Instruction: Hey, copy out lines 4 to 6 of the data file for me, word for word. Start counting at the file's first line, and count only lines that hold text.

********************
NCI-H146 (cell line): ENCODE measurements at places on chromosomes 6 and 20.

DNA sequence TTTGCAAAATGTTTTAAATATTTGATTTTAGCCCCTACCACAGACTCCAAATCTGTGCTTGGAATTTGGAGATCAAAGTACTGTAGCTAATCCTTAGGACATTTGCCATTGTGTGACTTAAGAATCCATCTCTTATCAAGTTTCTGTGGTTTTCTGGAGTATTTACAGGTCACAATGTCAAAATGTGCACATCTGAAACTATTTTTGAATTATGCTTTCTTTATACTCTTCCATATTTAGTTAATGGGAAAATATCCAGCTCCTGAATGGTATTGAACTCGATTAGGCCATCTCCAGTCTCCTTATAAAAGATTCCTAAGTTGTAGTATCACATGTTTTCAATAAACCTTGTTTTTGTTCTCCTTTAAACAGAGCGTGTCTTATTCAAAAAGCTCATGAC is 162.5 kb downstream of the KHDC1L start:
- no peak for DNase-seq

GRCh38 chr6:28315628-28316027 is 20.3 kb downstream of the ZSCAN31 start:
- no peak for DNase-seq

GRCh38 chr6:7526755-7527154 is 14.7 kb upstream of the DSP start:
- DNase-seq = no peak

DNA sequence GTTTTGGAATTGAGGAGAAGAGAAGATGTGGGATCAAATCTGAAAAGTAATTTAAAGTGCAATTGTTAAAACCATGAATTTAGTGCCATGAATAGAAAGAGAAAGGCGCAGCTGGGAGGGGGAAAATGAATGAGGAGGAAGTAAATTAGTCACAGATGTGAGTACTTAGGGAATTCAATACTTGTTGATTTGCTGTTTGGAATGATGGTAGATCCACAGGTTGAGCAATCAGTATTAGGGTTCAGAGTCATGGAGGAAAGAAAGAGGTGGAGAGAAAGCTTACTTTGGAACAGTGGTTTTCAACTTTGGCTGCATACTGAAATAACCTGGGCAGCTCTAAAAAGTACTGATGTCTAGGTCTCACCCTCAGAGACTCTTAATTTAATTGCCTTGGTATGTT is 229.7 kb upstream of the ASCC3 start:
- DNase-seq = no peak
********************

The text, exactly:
GRCh38 chr6:28315628-28316027 is 20.3 kb downstream of the ZSCAN31 start:
- no peak for DNase-seq

GRCh38 chr6:7526755-7527154 is 14.7 kb upstream of the DSP start: